Over the course of the years I have discovered a few Youtube channels that complement my research and sectorial intelligence work on energy / sustainability / climate. One of my latest favorites is Just Have a Think, by David Borlace. With over 545,000 subscribers at the time of writing, his weekly very well put videos showcase stellar research on new technologies or current topics, with just a little bit of humour.
Recently, his video ” Does energy efficiency just makes us use more stuff “ delved into the famous Jevons Paradox :
The video gives many very interesting facts and figures. So let’s review them quickly :
The video starts with research from the US NGO Environmental Defense Fund stating that ” Americans spend $350 billion a year on electricity – with three-quarters of the energy going to waste.” As you probably know, coal, natural gas and nuclear plants vent off two thirds of the generated energy as waste heat. This staggering energy inefficiency is nuts when one thinks of energy scarcity and the climate emergency we are in.
As an aside, the six solutions advocated are as follow : 1. Switch to renewable energy ; 2. Reduce methane leaks ; 3. Pick power sources that use less water ; 4. Minimize energy loss along wires ; 5. Give people only the voltage they need ; 6. Boost energy-saving tools for homes.
The video goes on with David quoting the International Energy Agency’s data driven work. Their latest energy efficiency report was released around COP 28 and brings many an interesting fact and figure. Among them around the 4.20 mark a chart with the primary energy intensity of countries or group of countries. Russia, Africa and China being the most inefficient and the European Union being the most energy efficient.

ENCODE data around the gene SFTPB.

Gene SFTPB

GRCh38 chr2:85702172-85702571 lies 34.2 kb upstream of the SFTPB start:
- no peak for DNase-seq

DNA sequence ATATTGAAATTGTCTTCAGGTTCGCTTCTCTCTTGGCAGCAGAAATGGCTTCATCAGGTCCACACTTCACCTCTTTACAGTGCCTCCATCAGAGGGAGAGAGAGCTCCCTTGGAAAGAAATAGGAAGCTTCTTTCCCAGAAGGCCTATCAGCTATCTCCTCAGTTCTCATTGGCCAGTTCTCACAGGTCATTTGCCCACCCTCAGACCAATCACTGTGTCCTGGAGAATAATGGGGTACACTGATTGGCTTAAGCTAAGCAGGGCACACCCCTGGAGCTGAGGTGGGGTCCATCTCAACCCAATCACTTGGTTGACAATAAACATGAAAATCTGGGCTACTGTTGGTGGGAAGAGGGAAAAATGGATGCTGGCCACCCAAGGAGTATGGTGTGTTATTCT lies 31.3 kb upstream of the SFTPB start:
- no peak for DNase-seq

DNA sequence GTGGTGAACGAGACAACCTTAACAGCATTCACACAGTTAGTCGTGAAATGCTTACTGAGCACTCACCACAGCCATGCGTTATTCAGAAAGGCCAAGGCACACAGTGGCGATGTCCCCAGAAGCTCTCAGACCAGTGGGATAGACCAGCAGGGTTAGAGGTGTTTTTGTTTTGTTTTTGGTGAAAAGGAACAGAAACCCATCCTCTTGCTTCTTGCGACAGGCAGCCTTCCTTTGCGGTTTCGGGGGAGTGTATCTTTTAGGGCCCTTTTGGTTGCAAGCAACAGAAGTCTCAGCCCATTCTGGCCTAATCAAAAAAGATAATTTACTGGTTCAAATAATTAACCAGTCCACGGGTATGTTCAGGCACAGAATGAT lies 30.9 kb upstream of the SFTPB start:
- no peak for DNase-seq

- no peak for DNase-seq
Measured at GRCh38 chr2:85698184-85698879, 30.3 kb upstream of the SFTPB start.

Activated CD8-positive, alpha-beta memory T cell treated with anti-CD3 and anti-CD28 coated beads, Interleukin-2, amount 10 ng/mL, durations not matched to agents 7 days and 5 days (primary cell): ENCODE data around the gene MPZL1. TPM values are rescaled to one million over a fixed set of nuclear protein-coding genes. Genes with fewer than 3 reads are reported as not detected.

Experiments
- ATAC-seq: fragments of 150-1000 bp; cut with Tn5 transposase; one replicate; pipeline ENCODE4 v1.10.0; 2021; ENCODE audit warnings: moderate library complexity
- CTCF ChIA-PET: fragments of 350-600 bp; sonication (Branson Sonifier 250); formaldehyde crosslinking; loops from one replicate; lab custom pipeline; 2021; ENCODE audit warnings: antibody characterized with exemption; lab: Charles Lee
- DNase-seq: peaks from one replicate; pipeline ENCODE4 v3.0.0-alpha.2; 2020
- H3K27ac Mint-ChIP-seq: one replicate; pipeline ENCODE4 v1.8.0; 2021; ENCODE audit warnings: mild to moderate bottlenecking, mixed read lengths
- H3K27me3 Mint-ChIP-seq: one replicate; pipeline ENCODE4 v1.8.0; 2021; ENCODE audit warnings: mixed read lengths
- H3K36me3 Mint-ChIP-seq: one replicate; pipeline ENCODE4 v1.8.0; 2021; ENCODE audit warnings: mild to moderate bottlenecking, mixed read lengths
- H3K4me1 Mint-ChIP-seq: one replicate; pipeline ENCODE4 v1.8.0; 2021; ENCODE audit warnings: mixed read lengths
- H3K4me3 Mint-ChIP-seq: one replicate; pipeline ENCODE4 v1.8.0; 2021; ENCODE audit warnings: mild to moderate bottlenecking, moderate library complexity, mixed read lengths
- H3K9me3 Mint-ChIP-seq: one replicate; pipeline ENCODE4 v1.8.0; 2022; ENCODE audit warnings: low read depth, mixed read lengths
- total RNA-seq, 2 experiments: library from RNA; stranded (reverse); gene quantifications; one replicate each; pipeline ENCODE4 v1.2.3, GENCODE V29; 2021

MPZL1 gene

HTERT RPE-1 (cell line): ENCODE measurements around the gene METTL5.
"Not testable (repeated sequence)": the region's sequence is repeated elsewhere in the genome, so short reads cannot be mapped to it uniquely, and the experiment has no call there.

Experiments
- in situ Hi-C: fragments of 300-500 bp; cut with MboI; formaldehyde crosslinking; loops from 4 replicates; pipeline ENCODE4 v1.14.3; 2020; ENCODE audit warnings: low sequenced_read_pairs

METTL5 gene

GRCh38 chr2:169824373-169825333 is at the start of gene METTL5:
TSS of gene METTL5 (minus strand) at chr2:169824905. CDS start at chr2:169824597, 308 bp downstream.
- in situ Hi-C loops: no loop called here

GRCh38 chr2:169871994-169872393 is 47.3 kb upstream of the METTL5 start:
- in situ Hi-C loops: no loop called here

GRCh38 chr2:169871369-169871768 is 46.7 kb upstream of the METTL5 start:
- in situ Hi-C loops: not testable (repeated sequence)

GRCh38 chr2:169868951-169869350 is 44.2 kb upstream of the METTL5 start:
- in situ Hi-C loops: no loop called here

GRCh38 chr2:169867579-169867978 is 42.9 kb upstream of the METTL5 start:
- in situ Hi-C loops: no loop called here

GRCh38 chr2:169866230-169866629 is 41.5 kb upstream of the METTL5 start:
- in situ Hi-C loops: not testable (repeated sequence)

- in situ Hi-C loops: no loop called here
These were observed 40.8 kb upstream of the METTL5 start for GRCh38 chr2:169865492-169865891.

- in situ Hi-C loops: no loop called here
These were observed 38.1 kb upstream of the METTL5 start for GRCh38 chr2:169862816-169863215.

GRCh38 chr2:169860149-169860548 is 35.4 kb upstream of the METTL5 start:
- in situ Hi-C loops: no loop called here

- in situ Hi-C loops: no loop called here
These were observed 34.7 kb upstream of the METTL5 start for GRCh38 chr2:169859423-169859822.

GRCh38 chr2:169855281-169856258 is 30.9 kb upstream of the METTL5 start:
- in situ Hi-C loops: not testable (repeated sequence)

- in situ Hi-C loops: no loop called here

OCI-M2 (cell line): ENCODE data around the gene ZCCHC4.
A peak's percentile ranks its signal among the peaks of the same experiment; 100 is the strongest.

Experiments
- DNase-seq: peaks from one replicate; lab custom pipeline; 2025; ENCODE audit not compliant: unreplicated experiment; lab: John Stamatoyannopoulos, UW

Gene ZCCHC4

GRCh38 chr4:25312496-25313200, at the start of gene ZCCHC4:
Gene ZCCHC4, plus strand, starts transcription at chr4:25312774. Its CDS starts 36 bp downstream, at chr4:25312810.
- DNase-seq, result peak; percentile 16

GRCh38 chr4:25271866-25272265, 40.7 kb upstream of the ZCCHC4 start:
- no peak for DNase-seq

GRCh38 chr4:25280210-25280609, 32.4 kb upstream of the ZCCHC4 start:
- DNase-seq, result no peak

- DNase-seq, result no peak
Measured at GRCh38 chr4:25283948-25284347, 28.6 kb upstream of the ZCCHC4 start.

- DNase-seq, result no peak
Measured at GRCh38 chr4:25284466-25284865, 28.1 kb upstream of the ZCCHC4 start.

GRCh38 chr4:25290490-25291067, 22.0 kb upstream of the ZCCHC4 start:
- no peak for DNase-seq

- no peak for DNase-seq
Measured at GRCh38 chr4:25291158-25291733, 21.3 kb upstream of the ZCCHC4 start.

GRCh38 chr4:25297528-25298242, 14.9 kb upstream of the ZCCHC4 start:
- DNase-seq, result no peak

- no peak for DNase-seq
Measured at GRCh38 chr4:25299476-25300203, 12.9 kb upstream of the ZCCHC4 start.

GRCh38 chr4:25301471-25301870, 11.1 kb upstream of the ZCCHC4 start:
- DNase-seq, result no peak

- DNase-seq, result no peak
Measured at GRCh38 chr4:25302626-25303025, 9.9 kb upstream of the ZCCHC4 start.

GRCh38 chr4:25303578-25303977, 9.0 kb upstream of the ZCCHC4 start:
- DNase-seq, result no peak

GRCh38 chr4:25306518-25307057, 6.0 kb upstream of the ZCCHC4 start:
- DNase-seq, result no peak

According to the IEA, there has been a major escalation in energy efficiency since 2022, with “investment in energy efficiency is up to 45% since 2020”. Electric cars now represent a fifth of all cars being sold in the world and heat pumps outsell gas boilers in most markets. These are good signs of the global decarbonization of our global economies.
Energy effiicency is the first fuel for the IEA‘s executive director, as shown in an extract of a video featuring Fatih Birol. To this effect, still according to the agency, doubling energy efficiency improvement from 2% to 4% would reduce energy bills by a third in “advanced” countries and would contribute about 50% of the necessary emissions cuts by 2030, a staggering 7 billion tons of CO2 per annum. This would also create 4.5 Million jobs globally.
To this affect, the EU improved their energy intensity by 8 percent in 2022 alone, while the US managed a 4 percent improvement. The video goes on then about something I blogged about, namingly how sales of gas powered vehicles have already peaked.
LED lights, electric motors, building regulations… Is energy efficiency finally getting into the limelight and joining renewables in the fight on runaway climate change ?
I applaud for talking about the “absolutely fundamental paradigm shift taking place” right now taking places with energy efficiency. Between renewable energy supply and potential AI solution of flexibility, smart solutions can have a staggering impact on slashing energy use. I shall get back to this very topic soon.